And then there is the repeat of history.  When President Coin asks the tributes what to do with the remaining Capitol followers and they vote to have “one last hunger games” … did they learn nothing?  How does - just because they did it to us - make it right to do it to them?  It’s the same lesson you have to teach your kids on the playground – just because someone does something bad to you doesn’t give you the right to do it to them.  

Final decision:  I think, despite the depressing ending, I’m joining the bandwagon.  I’ve waited a little while before publishing this, and I have caught myself talking about (and defending) the books based on the lessons they teach.  I don’t honestly think I’ve even scratched the surface of all the lessons in this post, but maybe I have said enough that you will want to read them too.  BUT, whatever you do, DON’T  judge this series by its movie!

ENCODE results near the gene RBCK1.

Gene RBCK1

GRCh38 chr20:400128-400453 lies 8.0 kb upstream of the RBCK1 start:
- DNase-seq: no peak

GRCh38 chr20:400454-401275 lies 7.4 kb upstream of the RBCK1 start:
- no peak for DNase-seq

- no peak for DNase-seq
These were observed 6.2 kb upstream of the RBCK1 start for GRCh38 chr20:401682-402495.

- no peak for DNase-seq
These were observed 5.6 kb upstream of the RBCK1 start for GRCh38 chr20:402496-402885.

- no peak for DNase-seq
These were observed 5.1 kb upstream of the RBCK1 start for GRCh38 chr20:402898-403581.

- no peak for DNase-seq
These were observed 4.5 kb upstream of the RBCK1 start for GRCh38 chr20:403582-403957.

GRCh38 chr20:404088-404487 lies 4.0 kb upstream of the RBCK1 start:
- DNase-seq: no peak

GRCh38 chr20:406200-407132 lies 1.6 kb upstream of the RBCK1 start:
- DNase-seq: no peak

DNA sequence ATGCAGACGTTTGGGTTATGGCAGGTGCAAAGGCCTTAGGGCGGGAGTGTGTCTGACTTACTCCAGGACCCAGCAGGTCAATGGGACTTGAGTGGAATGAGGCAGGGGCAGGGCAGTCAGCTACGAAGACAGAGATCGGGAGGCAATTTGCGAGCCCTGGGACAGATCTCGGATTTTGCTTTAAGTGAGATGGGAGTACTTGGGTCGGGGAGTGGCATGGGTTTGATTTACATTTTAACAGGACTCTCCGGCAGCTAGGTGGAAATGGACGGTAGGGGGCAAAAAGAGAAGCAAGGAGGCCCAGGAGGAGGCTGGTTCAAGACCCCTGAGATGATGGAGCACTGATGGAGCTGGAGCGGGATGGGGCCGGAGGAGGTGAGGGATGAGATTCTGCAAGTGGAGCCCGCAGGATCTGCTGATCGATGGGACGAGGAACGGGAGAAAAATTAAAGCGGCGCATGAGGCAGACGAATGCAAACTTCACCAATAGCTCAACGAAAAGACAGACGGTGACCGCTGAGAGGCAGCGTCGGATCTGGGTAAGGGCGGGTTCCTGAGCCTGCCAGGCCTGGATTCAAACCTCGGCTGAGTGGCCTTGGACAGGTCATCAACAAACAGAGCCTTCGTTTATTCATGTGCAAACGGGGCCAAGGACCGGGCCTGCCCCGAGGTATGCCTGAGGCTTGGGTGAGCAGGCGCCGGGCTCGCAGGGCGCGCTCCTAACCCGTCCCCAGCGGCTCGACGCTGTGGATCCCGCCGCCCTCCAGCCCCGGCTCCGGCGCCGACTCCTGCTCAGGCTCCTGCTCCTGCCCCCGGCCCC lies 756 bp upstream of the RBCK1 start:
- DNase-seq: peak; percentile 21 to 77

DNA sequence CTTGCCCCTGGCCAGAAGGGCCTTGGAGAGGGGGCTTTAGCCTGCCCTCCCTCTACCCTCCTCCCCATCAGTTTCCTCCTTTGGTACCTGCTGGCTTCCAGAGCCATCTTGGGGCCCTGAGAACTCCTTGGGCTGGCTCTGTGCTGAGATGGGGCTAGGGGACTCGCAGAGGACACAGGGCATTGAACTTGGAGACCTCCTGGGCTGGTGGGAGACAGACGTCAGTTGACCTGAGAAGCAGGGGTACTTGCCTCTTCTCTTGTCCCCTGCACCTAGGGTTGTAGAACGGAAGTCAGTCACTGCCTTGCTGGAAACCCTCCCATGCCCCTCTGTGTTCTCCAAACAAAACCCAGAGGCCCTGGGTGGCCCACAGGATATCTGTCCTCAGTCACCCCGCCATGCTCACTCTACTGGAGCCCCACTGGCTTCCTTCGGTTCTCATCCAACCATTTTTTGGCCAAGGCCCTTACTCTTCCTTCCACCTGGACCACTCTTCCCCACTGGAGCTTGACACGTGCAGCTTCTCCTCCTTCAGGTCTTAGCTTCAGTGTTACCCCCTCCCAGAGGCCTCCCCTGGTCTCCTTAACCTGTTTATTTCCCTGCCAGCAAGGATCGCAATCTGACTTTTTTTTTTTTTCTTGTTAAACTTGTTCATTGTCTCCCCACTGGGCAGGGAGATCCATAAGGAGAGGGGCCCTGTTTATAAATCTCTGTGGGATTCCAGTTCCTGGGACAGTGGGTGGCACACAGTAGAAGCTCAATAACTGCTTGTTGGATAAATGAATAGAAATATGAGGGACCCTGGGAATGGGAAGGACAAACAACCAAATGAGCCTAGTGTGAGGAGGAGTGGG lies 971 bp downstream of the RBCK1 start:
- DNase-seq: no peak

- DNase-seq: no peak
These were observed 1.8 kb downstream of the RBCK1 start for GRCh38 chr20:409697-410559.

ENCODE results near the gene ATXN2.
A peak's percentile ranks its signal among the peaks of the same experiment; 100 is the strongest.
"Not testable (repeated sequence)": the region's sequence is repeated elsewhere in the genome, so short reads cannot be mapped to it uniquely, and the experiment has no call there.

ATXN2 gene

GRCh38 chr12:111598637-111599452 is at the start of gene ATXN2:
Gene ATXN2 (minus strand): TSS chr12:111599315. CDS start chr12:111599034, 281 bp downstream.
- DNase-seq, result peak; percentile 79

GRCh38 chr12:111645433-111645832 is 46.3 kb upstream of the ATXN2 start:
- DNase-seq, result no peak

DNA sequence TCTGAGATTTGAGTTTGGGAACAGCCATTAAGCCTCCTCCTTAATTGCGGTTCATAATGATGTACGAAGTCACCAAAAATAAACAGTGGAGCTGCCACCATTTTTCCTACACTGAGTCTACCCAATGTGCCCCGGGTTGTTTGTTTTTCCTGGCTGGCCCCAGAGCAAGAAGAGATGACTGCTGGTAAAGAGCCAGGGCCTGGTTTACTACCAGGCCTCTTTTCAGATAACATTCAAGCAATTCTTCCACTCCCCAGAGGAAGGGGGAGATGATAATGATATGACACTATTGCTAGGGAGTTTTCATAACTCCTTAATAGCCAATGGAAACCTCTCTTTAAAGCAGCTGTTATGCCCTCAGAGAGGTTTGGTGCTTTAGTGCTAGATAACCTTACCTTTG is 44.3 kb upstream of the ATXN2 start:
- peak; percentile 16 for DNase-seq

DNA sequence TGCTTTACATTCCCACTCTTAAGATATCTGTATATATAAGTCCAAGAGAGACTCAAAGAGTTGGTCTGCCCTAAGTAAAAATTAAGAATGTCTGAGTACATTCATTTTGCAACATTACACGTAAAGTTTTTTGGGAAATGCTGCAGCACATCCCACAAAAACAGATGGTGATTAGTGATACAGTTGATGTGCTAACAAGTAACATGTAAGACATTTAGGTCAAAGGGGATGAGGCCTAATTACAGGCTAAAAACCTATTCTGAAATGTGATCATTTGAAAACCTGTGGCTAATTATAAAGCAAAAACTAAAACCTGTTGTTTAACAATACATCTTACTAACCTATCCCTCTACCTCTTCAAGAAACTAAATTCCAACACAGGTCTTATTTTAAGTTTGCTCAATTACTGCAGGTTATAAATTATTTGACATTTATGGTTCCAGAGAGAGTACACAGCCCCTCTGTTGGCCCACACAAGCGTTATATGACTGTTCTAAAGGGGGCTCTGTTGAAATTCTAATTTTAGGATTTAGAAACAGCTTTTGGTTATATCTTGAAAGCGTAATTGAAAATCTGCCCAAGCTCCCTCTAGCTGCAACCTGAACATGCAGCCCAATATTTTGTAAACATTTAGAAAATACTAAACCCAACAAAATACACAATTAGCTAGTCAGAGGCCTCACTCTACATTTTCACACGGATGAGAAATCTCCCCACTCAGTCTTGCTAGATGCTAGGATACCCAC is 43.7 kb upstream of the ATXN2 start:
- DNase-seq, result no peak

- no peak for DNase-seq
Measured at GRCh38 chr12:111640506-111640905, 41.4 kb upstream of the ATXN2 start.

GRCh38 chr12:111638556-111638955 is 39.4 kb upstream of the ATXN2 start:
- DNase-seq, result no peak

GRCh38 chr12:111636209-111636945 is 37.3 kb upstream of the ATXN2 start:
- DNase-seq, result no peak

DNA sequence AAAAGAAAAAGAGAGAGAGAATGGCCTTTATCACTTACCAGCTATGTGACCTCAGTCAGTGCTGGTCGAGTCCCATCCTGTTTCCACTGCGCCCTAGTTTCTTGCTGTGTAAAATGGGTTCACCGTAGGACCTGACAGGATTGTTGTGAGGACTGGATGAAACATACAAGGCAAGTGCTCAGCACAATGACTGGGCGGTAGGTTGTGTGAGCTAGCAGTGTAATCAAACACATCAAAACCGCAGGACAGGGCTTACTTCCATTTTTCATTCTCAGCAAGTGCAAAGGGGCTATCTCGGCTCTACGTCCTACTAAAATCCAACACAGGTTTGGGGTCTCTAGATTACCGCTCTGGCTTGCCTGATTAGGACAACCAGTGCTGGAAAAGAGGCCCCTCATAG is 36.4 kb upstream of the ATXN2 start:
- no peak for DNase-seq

***NOTE*** I have also let my daughter (12yrs old now) start reading them.  She is LOVING them- though she is thoroughly annoyed that I won't tell her the ending, haha...!  Already we have been able to have a couple of very deep conversations.  Not just about what she has learned, but also what I hope she does learn.  And I think that's the real point of literature anyway... to engage, entertain and instruct.


  1. I really appreciate your thoughtful posts on these books, as I've been hesitant to read them myself.

  2. NotmuchgoingonupstairsFebruary 19, 2015 at 6:19 PM